Exponentially Curb Your Enthusiasm

Thursday, June 4, 2009


Investors and the financial media have been excited of late about the S&P 500 crossing above its 200-day moving average: Harris Private Bank and Morgan Asset Management say the advance may indicate the bear market in U.S. equities that began in October 2007 is over, heralding more gains after a three- month, 39 percent increase. Analysts who base forecasts on price charts consider crossing above a moving average bullish because it shows stocks are rising faster than the long-term trend.…

Testing the Vervoort Crossover, Part 2

Wednesday, May 13, 2009


In part 1, we examined the original version of a strategy that trades crossovers of two triple exponential moving averages.  At least on the S&P 500, the original version of the strategy was unprofitable, and the reverse strategy, while profitable, significantly underperformed merely buying and holding the index.  We suggested some ways to improve it: One of the obvious ways to try improving the strategy might be to add some exit conditions, trailing stops, or market filters: being in…

Moving Averages and Human Risk

Thursday, April 23, 2009


Strategies that follow crosses of two moving averages have been studied to death, and in their plain vanilla form, they don’t seem to provide much of an edge over a buy and hold approach over the long term.  But what they lack in absolute performance they may make up in ease of use. Until a few months ago, neither a long/short nor a long-only 50/200 simple moving average crossover strategy outperformed the buy & hold approach to the S&P…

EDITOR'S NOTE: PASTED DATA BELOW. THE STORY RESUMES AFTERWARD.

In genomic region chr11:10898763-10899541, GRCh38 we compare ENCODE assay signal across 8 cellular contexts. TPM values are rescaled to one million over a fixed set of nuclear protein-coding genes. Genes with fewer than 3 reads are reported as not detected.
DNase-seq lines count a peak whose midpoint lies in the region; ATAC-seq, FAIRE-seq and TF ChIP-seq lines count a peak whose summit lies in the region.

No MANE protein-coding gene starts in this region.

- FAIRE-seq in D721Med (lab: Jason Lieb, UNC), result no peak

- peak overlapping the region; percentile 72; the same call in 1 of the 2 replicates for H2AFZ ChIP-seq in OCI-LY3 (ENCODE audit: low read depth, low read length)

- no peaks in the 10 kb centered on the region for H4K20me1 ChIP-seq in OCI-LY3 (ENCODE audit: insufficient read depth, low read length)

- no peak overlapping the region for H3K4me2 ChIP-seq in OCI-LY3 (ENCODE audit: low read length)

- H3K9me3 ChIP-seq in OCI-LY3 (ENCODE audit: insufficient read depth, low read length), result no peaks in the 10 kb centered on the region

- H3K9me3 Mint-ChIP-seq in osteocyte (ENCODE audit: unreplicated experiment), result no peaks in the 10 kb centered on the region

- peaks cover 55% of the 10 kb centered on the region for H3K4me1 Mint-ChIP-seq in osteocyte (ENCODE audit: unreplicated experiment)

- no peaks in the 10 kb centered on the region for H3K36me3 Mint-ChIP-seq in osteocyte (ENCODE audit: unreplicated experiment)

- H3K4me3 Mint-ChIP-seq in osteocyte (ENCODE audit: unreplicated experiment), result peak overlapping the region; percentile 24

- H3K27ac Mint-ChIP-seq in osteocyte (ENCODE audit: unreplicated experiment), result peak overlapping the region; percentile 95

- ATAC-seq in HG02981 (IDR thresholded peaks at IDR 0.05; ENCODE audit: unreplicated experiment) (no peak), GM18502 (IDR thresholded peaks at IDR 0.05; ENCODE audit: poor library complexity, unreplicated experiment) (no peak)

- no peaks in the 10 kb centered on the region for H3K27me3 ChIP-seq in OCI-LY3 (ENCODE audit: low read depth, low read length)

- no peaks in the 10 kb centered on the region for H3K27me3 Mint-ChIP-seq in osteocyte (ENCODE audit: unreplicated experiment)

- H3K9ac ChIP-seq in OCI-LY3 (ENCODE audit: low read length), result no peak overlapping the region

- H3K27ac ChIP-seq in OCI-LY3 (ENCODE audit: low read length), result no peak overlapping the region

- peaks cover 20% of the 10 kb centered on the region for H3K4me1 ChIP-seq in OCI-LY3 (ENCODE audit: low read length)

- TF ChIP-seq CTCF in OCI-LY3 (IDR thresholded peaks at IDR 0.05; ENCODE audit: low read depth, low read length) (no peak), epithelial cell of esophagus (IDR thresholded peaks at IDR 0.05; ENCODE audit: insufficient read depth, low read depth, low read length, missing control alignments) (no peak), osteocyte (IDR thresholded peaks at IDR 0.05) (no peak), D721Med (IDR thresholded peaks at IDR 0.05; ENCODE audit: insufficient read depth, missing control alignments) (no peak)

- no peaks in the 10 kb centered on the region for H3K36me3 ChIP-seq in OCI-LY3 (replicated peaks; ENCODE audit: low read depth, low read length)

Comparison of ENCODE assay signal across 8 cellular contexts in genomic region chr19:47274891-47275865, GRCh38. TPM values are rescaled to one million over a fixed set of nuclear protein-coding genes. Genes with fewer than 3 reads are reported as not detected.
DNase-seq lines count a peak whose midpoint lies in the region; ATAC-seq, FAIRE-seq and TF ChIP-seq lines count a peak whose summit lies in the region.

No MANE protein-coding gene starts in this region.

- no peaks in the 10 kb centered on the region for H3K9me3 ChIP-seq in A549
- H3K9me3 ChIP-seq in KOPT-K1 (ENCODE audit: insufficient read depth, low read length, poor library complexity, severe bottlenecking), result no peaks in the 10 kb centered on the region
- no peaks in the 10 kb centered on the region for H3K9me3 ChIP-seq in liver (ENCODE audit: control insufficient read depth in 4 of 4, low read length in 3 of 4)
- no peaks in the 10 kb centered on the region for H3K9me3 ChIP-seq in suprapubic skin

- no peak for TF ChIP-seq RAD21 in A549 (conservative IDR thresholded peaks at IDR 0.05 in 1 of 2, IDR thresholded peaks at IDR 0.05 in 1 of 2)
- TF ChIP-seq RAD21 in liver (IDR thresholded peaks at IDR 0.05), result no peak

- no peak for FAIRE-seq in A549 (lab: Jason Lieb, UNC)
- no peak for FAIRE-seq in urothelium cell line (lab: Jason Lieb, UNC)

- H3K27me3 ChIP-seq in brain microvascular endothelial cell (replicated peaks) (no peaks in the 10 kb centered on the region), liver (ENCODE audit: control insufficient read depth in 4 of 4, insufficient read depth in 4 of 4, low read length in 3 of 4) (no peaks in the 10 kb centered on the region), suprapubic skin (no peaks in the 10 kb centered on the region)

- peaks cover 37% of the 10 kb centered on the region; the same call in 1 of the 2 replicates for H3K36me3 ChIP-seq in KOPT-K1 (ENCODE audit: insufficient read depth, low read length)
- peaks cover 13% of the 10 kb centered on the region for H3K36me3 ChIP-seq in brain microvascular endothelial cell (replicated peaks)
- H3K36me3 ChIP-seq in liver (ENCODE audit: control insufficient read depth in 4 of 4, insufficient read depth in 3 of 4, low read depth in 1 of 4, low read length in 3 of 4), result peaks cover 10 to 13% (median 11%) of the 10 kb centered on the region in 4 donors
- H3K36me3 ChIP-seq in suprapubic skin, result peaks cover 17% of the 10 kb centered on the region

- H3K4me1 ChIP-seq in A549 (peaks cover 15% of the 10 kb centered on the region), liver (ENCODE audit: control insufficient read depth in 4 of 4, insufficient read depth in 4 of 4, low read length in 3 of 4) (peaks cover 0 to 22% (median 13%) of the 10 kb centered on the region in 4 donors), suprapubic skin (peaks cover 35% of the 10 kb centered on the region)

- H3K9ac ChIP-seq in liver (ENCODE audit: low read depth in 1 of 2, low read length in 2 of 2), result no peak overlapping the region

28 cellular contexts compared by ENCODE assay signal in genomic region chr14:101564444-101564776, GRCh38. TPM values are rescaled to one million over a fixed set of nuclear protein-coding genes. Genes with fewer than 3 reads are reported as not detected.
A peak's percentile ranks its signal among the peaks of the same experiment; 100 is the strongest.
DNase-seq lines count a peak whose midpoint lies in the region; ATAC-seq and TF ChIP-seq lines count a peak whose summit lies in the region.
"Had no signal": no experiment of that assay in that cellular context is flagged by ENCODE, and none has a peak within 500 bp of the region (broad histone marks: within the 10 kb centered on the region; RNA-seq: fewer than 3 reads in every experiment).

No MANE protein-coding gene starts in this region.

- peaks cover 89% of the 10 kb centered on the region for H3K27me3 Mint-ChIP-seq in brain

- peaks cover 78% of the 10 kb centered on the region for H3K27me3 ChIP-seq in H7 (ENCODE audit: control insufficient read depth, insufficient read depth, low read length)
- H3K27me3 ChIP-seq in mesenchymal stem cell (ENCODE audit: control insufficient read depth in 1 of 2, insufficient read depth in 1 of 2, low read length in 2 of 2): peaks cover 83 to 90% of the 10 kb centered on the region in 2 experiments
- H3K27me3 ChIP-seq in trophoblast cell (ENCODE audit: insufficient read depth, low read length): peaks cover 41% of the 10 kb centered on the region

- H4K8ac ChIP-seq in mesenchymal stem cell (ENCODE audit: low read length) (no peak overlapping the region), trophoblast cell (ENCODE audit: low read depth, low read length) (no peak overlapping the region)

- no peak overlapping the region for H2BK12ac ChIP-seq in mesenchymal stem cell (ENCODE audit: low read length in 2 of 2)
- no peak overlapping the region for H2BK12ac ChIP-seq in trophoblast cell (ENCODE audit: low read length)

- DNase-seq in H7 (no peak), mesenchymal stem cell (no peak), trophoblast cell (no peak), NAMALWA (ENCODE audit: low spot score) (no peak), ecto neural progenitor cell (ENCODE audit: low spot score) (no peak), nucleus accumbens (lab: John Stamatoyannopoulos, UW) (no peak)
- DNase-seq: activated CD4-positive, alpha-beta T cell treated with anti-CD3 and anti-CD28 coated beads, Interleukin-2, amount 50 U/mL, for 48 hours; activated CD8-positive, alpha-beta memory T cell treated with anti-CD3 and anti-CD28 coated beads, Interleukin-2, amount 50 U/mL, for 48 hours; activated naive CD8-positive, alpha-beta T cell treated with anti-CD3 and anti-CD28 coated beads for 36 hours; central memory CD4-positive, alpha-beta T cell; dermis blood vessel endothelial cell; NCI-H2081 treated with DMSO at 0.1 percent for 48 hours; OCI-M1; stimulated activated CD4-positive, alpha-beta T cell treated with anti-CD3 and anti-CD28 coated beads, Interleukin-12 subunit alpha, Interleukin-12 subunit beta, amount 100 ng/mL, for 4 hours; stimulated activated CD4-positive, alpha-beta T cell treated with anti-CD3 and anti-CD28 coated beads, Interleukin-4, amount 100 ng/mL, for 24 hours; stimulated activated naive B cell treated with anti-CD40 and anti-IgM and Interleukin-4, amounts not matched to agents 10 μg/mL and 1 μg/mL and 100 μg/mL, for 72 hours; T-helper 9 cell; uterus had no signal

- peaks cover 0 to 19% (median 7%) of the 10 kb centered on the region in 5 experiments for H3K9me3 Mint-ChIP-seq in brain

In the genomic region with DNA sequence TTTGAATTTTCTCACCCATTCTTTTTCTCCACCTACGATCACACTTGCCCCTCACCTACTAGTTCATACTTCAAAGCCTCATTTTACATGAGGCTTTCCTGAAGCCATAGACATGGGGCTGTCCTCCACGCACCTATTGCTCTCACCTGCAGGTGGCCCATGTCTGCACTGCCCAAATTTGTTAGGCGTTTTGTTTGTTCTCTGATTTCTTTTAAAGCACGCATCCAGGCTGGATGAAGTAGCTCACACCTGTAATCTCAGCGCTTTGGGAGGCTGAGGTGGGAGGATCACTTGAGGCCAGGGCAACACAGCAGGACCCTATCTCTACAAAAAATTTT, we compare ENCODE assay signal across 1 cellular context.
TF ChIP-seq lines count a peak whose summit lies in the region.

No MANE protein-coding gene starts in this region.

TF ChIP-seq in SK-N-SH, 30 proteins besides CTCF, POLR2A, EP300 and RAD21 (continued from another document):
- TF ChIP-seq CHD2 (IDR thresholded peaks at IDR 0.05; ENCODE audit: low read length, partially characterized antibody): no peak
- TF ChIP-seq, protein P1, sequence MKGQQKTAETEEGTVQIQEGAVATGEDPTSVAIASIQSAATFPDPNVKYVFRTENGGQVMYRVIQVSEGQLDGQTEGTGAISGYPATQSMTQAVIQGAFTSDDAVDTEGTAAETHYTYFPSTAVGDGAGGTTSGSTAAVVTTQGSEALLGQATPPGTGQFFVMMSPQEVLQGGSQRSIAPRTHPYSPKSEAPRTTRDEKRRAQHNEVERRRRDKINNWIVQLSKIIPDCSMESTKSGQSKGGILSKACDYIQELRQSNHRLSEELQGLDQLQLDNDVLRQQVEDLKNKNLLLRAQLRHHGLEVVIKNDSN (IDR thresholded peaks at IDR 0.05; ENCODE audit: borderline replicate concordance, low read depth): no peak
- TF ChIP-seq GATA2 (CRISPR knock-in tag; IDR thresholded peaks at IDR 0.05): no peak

Emerging Markets May Be Due for a Rest

Saturday, April 18, 2009


While the broad market rally since March 2008 has been breathtaking, returns over the same period in emerging market stocks have been even more significant: EEM, the ETF that tracks the MSCI Emerging Markets Index, is up 42% from its low on March 2nd versus a 29% return for the S&P 500 over roughly the same period. The chart below plots the 50-day moving average of the daily logarithmic return of EEM, subtracted from the daily logarithmic return of SPY. …

Testing the Vervoort Crossover, Part 1

Tuesday, April 7, 2009

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In two recent posts, ThinkScripter (a great new blog that features studies and strategies coded for the thinkScript language used on the thinkorswim platform) discusses a crossover strategy that Sylvain Vervoort originally published last year in Stocks & Commodities magazine. The primary components are two “zero-lag” triple exponential moving averages, using as price data: 1) the standard (high+low+close)/3 and 2) the Heikin-Ashi close (Heikin-Ashi is a method used for an alternate type of candlestick chart).  Using a period length…


Jared Woodard specializes in trading volatility as an asset class. With over a decade of experience trading options and other volatility products ... Read More